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Jason Ronallo: HTML5 Video Caption Cue Settings in WebVTT

Tue, 2014-10-21 13:25

TL;DR Check out my tool to better understand how cue settings position captions for HTML5 video.

Having video be a part of the Web with HTML5 <video> opens up a lot of new opportunities for creating rich video experiences. Being able to style video with CSS and control it with the JavaScript API makes it possible to do fun stuff and to create accessible players and a consistent experience across browsers. With better support in browsers for timed text tracks in the <track> element, I hope to see more captioned video.

An important consideration in creating really professional looking closed captions is placing them correctly. I don’t rely on captions, but I do increasingly turn them on to improve my viewing experience. I’ve come to appreciate some attributes of really well done captions. Accuracy is certainly important. The captions should match the words spoken. As someone who can hear, I see inaccurate captions all too often. Thoroughness is another factor. Are all the sounds important for the action represented in captions. Captions will also include a “music” caption, but other sounds, especially those off screen are often omitted. But accuracy and thoroughness aren’t the only factors to consider when evaluating caption quality.

Placement of captions can be equally important. The captions should not block other important content. They should not run off the edge of the screen. If two speakers are on screen you want the appropriate captions to be placed near each speaker. If a sound or voice is coming from off screen, the caption is best placed as close to the source as possible. These extra clues can help with understanding the content and action. These are the basics. There are other style guidelines for producing good captions. Producing good captions is something of an art form. More than two rows long is usually too much, and rows ought to be split at phrase breaks. Periods should be used to end sentences and are usually the end of a single cue. There’s judgment necessary to have pleasing phrasing.

While there are tools for doing this proper placement for television and burned in captions, I haven’t found a tool for this for Web video. While I haven’t yet have a tool to do this, in the following I’ll show you how to:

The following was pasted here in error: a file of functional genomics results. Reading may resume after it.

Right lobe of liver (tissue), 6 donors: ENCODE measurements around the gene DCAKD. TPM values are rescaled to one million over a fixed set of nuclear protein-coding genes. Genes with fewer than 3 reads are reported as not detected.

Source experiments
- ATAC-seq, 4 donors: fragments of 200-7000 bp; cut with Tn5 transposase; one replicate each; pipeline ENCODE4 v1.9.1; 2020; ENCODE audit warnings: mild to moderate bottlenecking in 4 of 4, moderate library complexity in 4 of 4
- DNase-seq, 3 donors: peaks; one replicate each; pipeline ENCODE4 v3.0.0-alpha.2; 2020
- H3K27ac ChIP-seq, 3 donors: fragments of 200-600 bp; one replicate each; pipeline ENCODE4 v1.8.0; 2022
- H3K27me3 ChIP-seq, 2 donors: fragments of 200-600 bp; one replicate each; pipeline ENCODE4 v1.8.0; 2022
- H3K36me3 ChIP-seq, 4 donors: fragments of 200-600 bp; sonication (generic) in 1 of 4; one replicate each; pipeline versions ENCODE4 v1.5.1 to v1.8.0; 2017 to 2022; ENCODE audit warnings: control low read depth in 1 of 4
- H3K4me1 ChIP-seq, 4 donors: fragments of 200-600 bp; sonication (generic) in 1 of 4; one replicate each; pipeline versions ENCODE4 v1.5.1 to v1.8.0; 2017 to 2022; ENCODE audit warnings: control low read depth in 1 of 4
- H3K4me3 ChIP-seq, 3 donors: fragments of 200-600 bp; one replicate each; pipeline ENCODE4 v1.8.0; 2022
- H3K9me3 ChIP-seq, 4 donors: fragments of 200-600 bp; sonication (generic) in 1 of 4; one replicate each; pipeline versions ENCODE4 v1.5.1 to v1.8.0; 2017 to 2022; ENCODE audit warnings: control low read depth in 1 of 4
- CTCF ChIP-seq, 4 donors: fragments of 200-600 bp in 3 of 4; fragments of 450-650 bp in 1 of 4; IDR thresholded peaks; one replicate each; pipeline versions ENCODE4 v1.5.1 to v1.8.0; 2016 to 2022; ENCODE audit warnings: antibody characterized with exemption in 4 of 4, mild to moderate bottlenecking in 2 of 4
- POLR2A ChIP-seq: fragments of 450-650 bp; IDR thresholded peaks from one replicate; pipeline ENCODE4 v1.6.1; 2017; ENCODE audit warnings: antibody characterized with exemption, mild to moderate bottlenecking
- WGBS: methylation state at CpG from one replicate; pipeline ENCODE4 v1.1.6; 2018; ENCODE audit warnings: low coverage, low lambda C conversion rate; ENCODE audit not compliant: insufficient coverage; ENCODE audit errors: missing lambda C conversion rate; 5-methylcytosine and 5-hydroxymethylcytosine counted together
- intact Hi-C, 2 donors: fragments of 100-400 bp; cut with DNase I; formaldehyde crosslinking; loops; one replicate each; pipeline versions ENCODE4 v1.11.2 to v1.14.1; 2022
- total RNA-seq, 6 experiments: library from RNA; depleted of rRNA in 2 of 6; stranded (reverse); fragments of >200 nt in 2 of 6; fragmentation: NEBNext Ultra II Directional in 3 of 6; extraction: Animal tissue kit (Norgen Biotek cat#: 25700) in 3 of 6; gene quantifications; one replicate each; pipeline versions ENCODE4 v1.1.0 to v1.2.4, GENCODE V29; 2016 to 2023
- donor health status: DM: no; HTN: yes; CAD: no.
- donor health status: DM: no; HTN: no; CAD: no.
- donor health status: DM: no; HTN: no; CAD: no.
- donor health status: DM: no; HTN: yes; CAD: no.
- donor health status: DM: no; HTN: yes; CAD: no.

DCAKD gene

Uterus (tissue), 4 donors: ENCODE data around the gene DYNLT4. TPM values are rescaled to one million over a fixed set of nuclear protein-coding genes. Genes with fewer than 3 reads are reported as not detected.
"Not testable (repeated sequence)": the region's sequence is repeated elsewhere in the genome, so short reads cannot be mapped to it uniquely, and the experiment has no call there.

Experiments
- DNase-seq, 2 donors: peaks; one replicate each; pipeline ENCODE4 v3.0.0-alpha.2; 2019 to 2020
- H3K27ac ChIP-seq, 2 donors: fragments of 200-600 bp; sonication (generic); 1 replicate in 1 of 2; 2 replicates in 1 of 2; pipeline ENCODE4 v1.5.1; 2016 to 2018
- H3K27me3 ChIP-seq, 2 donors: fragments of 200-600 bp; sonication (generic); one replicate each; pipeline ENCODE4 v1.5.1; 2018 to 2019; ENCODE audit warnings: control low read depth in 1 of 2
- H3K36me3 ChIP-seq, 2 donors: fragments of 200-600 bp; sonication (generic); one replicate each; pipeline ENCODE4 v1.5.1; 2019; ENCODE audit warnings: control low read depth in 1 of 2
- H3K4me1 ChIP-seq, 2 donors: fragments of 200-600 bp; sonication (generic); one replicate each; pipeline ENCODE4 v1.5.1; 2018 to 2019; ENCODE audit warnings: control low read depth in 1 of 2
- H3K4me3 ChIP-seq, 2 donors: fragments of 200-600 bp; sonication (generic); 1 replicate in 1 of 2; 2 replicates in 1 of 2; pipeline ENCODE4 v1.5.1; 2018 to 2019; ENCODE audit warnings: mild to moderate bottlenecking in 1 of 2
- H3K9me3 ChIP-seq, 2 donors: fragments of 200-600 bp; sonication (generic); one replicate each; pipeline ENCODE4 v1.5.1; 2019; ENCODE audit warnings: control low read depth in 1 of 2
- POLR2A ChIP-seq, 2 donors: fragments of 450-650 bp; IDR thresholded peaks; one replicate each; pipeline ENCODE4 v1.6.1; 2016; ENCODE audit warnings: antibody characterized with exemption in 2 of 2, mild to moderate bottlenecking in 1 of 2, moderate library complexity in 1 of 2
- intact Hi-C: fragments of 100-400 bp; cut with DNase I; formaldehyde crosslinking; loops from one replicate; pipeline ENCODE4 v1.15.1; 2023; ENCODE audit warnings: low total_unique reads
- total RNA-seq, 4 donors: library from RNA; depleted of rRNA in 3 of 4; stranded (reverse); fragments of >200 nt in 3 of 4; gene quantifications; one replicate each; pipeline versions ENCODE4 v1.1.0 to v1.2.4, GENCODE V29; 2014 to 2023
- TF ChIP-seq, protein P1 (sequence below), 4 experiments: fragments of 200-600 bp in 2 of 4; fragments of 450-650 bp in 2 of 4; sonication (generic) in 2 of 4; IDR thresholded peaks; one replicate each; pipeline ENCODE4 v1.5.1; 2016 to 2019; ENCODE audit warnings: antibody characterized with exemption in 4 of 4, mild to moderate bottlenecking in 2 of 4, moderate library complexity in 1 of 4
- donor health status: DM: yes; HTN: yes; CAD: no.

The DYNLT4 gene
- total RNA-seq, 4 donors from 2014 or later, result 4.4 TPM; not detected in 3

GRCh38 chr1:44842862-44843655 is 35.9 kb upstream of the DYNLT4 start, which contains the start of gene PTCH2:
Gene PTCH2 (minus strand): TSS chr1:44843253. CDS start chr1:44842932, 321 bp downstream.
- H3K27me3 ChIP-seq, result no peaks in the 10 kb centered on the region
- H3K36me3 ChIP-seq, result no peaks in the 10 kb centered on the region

• Use the JavaScript API to dynamically change cue text and settings.
  • Control placement of captions for your HTML5 video using cue settings.
  • Play around with different cue settings to better understand how they work.
  • Style captions with CSS.
Track and Cue JavaScript API

The <video> element has an API which allows you to get a list of all tracks for that video.

Let’s say we have the following video markup which is the only video on the page. This video is embedded far below, so you should be able to run these in the console of your developer tools right now.

<video poster="soybean-talk-clip.png" controls autoplay loop> <source src="soybean-talk-clip.mp4" type="video/mp4"> <track label="Captions" kind="captions" srclang="en" src="soybean-talk-clip.vtt" id="soybean-talk-clip-captions" default> </video>

Here we get the first video on the page:

var video = document.getElementsByTagName('video')[0];

You can then get all the tracks (in this case just one) with the following:

var tracks = video.textTracks; // returns a TextTrackList var track = tracks[0]; // returns TextTrack

Alternately, if your track element has an id you can get it more directly:

var track = document.getElementById('soybean-talk-clip-captions').track;

Once you have the track you can see the kind, label, and language:

track.kind; // "captions" track.label; // "Captions" track.language; // "en"

You can also get all the cues as a TextTrackCueList:

var cues = track.cues; // TextTrackCueList

In our example we have just two cues. We can also get just the active cues (in this case only one so far):

var active_cues = track.activeCues; // TextTrackCueList

Now we can see the text of the current cue:

var text = active_cues[0].text;

Now the really interesting part is that we can change the text of the caption dynamically and it will immediately change:

track.activeCues[0].text = "This is a completely different caption text!!!!1"; Cue Settings